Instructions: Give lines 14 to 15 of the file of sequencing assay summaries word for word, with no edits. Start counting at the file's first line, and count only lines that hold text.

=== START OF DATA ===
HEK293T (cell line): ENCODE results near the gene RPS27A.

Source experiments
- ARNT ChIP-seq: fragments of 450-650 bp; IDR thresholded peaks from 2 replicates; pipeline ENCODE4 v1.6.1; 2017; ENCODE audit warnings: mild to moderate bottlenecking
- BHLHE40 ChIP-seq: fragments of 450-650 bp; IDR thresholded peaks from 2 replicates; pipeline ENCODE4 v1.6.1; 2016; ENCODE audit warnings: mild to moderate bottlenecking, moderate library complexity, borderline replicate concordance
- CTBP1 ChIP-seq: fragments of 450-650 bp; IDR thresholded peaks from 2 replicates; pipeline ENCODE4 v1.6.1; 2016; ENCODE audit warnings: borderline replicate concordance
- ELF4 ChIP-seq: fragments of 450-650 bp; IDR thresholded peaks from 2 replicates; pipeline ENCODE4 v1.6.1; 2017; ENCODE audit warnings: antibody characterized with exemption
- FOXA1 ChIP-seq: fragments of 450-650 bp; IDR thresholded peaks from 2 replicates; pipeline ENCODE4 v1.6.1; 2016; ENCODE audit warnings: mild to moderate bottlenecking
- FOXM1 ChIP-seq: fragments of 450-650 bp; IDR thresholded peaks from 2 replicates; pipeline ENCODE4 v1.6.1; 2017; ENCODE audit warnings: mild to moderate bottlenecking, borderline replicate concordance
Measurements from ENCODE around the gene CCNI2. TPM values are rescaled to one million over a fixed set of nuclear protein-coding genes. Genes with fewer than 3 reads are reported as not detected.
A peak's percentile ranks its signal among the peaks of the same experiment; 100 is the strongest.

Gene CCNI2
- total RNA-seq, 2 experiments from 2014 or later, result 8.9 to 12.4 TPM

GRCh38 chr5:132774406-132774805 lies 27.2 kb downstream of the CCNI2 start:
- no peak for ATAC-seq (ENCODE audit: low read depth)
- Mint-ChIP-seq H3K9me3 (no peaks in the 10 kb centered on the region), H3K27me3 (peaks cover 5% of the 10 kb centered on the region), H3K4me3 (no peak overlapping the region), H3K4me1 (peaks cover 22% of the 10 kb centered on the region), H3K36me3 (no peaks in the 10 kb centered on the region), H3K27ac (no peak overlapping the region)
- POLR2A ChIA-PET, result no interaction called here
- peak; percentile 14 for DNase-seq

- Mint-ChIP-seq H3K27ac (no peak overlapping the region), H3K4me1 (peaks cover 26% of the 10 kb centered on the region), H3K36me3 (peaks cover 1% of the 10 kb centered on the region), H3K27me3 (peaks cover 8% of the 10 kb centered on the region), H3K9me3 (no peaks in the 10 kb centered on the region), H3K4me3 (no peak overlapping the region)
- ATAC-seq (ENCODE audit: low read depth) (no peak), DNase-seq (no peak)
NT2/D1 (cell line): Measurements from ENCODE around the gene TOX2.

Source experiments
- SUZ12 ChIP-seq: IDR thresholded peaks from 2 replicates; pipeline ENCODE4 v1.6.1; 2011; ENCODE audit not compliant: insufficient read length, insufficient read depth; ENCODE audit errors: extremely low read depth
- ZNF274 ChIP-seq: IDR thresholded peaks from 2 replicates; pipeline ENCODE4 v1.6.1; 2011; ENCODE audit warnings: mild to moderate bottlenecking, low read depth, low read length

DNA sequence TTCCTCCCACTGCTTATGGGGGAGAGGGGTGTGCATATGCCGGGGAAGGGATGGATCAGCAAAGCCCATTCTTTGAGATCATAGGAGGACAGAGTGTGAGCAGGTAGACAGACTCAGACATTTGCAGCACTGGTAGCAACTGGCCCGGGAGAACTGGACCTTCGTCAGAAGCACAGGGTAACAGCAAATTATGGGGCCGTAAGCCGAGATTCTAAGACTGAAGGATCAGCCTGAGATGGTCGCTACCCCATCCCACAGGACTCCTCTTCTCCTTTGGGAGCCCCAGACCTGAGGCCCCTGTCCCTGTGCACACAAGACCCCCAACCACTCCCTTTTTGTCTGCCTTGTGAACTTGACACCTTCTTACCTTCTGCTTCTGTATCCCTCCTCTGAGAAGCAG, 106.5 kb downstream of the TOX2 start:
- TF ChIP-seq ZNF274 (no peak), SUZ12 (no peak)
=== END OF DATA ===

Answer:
- no peak for ATAC-seq (ENCODE audit: low read depth)
- Mint-ChIP-seq H3K9me3 (no peaks in the 10 kb centered on the region), H3K27me3 (peaks cover 5% of the 10 kb centered on the region), H3K4me3 (no peak overlapping the region), H3K4me1 (peaks cover 22% of the 10 kb centered on the region), H3K36me3 (no peaks in the 10 kb centered on the region), H3K27ac (no peak overlapping the region)